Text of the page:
Many of the deals in the 1980's were structured as quasi-equity investments as debt with a participation, or debt with a convertible feature into equity. Because of this, Baker says many of the assets that are going to be converted won't be a straight sale but merely an entity coming in and buying a note that effectively captures the asset.
"In most cases the existing equity owner has no equity left," said Baker. "They are acceding control and there is a new entity coming in and buying the mortgage note and taking control of the building."
Fuji recently transferred the Winthrop portfolio of four buildings, including 1372 Broadway, 575/85 Fifth, and 757 Third, all to Apollo.
That same bank is now disposing of 260-261 Madison, a Mendik property, to an investor group led by David Werner. He also bought the note at 342 Madison Avenue.
Nippon Credit Bank recently appointed Cushman & Wakefield to handle 45 Broadway, a Ronson property.
Dai-ichi Kangyo Bank is currently selling a group of four Soho properties through Garrick-Aug.
"It is an orderly sale of properties and notes that are well positioned to be sold in the New York market," said Sheridan.
Warren "Woody" Heller senior director of Jones Lane Wootton, says while the Japanese were slower to enter the sales process because of the internal government issues, they have benefited greatly because the market has had a chance to improve.
He said many of the deals between institutions and borrowers are resolved in Japan, "so there are many more deals that happen than any of us know because there would be no third party transfer."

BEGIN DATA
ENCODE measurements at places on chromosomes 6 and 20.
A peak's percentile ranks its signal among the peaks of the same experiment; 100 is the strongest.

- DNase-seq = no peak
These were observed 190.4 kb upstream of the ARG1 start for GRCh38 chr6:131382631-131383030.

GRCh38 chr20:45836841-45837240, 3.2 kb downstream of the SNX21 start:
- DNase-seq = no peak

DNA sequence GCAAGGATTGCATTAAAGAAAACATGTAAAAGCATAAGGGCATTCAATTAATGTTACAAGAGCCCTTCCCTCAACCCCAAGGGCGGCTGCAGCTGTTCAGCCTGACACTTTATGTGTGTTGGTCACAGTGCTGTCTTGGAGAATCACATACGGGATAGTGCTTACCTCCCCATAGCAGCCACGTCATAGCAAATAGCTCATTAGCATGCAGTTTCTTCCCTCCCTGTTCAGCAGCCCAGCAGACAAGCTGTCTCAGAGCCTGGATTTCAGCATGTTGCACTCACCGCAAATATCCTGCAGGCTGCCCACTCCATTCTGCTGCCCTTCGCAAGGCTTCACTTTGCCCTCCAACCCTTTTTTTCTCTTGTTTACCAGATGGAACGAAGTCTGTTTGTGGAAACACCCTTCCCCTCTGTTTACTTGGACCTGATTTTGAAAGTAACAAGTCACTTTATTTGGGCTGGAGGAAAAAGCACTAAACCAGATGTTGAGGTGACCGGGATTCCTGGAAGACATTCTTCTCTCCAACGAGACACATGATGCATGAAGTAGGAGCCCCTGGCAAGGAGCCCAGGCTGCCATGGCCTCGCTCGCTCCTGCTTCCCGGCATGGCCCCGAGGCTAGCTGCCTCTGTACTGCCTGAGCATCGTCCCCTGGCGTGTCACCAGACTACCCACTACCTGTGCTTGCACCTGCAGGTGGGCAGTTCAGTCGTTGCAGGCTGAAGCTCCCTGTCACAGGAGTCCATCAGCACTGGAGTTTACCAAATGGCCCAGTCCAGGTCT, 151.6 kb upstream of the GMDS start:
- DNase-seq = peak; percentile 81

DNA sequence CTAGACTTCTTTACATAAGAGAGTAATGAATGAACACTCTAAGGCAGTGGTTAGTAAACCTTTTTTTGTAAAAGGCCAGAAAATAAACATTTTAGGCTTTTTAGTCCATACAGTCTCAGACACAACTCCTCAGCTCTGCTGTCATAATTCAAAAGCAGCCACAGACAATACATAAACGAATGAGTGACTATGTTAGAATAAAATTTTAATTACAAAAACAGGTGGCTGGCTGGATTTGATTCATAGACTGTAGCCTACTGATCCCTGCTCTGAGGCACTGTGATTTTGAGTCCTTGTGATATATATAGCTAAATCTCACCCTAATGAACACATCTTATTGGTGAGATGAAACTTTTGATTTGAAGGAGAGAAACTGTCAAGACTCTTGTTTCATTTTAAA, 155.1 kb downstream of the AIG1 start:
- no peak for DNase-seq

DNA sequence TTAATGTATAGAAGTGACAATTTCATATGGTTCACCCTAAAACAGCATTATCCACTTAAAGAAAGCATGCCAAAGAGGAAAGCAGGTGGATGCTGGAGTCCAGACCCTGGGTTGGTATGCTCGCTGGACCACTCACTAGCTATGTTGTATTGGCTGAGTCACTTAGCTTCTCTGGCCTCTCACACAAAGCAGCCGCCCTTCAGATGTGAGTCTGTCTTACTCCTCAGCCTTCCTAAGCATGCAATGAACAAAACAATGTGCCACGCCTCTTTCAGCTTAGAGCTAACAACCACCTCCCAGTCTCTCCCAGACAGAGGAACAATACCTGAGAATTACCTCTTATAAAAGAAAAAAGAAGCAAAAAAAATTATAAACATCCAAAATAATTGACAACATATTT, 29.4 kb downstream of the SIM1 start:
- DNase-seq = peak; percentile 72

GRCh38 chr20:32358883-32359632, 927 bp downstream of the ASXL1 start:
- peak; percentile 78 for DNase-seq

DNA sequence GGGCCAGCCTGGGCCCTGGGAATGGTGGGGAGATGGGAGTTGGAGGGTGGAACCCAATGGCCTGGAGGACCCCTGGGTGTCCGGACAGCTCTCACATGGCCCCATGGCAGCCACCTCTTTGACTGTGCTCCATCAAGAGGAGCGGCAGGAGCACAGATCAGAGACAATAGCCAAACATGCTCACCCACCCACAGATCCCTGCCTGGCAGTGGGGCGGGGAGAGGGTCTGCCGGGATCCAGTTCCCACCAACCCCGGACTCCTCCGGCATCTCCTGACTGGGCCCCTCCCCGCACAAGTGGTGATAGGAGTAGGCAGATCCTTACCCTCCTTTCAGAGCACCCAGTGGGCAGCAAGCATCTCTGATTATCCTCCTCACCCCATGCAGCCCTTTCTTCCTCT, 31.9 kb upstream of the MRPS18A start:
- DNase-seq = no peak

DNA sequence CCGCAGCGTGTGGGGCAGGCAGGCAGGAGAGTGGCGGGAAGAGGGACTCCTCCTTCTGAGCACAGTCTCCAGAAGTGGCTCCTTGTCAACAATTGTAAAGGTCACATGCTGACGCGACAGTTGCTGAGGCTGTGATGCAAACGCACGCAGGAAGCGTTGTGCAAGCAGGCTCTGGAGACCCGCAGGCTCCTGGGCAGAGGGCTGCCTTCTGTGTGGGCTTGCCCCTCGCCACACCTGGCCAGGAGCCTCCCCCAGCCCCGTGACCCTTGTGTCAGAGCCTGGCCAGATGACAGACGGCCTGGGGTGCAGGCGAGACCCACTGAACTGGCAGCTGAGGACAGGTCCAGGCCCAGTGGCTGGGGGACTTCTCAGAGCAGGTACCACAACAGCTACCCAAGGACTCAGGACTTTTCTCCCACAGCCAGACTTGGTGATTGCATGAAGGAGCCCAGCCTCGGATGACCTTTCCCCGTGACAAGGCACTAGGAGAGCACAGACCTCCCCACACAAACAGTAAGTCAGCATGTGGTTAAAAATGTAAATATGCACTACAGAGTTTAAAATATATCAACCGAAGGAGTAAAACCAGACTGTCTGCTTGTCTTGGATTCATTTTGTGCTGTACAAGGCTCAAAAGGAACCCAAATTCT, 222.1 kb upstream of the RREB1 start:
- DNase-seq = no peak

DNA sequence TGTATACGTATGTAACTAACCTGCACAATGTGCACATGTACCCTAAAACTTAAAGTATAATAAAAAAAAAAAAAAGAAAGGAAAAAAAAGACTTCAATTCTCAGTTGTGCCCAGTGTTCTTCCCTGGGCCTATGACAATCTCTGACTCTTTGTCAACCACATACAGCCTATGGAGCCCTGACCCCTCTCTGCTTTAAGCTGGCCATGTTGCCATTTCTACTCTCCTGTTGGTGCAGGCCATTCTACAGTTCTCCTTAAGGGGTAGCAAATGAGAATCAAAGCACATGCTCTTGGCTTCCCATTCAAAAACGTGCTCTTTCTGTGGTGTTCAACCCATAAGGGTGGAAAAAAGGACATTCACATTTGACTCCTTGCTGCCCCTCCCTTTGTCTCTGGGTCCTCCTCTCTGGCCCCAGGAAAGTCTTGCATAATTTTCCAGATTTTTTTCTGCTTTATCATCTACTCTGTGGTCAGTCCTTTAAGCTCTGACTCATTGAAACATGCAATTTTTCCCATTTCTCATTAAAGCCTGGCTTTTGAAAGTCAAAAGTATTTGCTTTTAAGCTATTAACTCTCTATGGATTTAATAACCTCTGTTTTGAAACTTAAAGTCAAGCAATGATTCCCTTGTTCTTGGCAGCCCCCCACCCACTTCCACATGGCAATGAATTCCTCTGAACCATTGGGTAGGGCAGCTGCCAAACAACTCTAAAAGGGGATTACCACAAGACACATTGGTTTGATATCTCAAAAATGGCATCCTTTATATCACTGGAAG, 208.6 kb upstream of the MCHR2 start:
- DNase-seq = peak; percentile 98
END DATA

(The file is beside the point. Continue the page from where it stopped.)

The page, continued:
Nevertheless, he believes the Japanese and the domestic insurance companies are going to be the most prevalent sellers in 1996.
Because the Japanese purchased or loaned money to many high profile trophy properties, Heller believes the venture capital and opportunity buyers would like to get these properties but may not, given their return profiles.
The exception to that, he said, would be where there is a turnaround scenario, where its been in foreclosure, the lease level is down and the buyer is more likely to be an operator with equity or mezzanine financing from investment funds.
"The value creation scenario will involve opportunity funds," predicted Heller. "Those buildings that are stabilized or where there is no element of distress will be less likely to trade.
Baker of Peter R. Friedman noted that a $200 million office building in New York City is not the easiest thing to find a loan for or sell because many of the capital sources, whether conventional or securitized, are concerned about putting all their dollars in one crate.
"It's an awful lot of concentration of risk in a single asset," Baker said. "So there are not many players. But so much capital earmarked for real estate is having a hard time finding product, so we are seeing more of an interest."
Baker says there is also a lot of general interest in New York again because the fundamentals have improved.
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|Publication:||Real Estate Weekly|
|Date:||Jul 17, 1996|